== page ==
PEMRA & Public Service Broadcasting by Javed Jabbar.–Photo courtesy

KARACHI: “How can our cinema grow when we are addicted to seeing what we can for free? We’re lining the pockets of the pirates instead of artists and those investing in films,” said former minister, advertiser and rights activist Javed Jabbar while responding to a question from the audience on the first day of the International Conference on Film and Television (ICFT) on Monday.

“Pakistanis have become addicted to piracy, while no action has been taken on the legal front to enforce it,” Mr Jabbar said during a talk on ‘Public service broadcasting, the role of Pemra (Pakistan Electronic Media Regulatory Authortity) and the electronic media’.

“We as citizens have completely lost respect for the law and that has resulted in us adopting a very warped sense of ethics. Changing this will require a fundamental change in our society,” he added.

Earlier, he opened the talk by giving a brief but colourful background of how Pemra came into existence and his role in the introduction of privately-owned broadcast media in a non-discriminatory fashion.

In response to a question about accountability and lack of checks and balances that are enforced in the electronic media by Pemra, Mr Jabbar responded that there were two sides to this story and that Pemra couldn’t be held solely responsible. “The moment Pemra serves a notice on a television channel, the channel immediately rushes to get a stay order on that notice,” he explained.

He mentioned that at the moment there were over 72 cases pending in the high court with stay orders on them. “The judicial system also needs to work on this but at the moment their focus is elsewhere,” he added.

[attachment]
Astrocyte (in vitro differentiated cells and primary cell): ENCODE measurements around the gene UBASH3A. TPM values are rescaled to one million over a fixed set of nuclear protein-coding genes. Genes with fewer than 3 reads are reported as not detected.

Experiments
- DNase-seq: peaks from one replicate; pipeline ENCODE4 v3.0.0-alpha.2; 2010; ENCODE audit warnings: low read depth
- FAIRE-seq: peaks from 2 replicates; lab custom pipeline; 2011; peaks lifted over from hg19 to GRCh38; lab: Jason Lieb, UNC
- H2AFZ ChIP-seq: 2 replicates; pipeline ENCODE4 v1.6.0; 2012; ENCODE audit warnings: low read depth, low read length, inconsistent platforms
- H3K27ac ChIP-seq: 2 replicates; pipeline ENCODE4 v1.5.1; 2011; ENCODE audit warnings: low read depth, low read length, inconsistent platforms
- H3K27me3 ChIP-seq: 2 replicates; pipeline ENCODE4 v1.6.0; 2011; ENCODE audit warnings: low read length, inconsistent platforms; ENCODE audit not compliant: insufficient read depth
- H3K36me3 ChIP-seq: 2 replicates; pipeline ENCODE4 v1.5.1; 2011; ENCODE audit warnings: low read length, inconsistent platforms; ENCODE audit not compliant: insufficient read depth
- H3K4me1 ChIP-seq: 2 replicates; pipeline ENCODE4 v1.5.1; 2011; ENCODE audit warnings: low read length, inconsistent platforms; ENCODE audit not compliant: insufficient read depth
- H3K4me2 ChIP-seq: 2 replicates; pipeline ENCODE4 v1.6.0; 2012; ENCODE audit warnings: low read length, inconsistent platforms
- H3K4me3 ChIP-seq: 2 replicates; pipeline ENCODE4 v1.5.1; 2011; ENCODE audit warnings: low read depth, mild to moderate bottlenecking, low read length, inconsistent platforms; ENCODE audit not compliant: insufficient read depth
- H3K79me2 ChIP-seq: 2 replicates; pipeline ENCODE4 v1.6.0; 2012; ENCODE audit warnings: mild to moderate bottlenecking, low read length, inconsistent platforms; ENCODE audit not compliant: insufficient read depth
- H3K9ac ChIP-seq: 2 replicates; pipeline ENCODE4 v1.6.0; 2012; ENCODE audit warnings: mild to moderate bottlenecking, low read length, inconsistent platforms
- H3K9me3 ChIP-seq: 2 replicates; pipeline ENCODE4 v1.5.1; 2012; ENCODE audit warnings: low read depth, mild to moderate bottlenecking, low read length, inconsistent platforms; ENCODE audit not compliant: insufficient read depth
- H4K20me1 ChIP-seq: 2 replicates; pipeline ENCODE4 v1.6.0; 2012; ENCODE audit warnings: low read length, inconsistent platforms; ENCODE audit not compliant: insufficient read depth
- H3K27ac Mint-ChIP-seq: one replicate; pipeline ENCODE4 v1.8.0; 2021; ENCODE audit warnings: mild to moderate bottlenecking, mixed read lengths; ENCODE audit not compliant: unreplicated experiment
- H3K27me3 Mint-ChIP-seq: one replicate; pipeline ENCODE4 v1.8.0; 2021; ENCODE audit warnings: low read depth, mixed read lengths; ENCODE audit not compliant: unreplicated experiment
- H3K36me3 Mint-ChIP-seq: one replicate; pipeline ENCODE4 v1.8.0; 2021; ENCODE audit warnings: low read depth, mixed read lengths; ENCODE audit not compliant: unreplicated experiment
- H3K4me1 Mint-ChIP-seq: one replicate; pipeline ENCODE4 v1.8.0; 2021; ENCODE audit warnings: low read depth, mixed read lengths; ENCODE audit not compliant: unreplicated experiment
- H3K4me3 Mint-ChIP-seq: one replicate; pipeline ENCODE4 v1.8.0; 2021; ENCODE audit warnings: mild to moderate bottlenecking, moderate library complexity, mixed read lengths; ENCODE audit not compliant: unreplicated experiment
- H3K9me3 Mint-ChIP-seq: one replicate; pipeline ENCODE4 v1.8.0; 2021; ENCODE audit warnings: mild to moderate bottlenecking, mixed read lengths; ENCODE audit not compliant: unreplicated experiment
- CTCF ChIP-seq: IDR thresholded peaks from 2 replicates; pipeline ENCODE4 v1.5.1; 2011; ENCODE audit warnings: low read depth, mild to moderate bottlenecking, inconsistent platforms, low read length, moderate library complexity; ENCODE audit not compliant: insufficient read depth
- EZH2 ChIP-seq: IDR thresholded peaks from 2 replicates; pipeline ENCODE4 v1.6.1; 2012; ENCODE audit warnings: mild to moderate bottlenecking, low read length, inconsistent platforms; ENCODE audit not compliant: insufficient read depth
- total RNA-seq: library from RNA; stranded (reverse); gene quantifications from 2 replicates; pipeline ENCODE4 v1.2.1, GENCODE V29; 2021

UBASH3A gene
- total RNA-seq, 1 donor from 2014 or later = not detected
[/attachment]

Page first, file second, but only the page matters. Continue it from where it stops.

About the challenges of monitoring electronic content, he mentioned that one of the major mistakes made by Pemra was to allow cable network operators to run their own channels. “We officially have 87 registered channels,” he said, “but we have 15,000 de facto channels. A fundamental error by Pemra was to allow each cable network to operate four to five of their channels. They are not regulated and they are running pirated content. How can any regulatory body monitor 15,000 channels?”

Public service broadcasting Highlighting the need for public service broadcasting, Mr Jabbar outlined the two factors that differentiate it from other mainstream media. He said that it should be subject to any control, especially by the state, and free of commercial and profit-making interest.

He also outlined six potential sources of financing that included philanthropy. He cited the Indus Hospital and the Layton Rehmattulla Benevolent Trust (LRBT) as examples of initiatives that have been running on donations while doing a commendable job in serving mankind. Mr Jabbar added that other sources of financing included local and foreign grants, sponsorship by advertisers, user subscriptions, endowment funds etc.

Referring to the content, Mr Jabbar was of the opinion that the tone of public service broadcasts should not be adversarial. “I believe there is a lot of drama in good news. Unfortunately, in Pakistan, our media generally believes that only bad news has drama. This is something journalism all around the world suffers from,” he said.

He stressed that focus on the quality of content trumped the importance placed on ratings in a public service broadcast medium. Should a public service broadcast be limited to conventional channels? “Social media has opened up new channels,” said Mr Jabbar, adding that in this day age, conventional channels shouldn’t be necessary in a public service broadcast, but due to high poverty, “social media’s reach is very limited in Pakistan and it will take around ten to twenty years to change that.”

The conference was organised by South Asian Academy of Motion Picture Arts and Television (Saampt).

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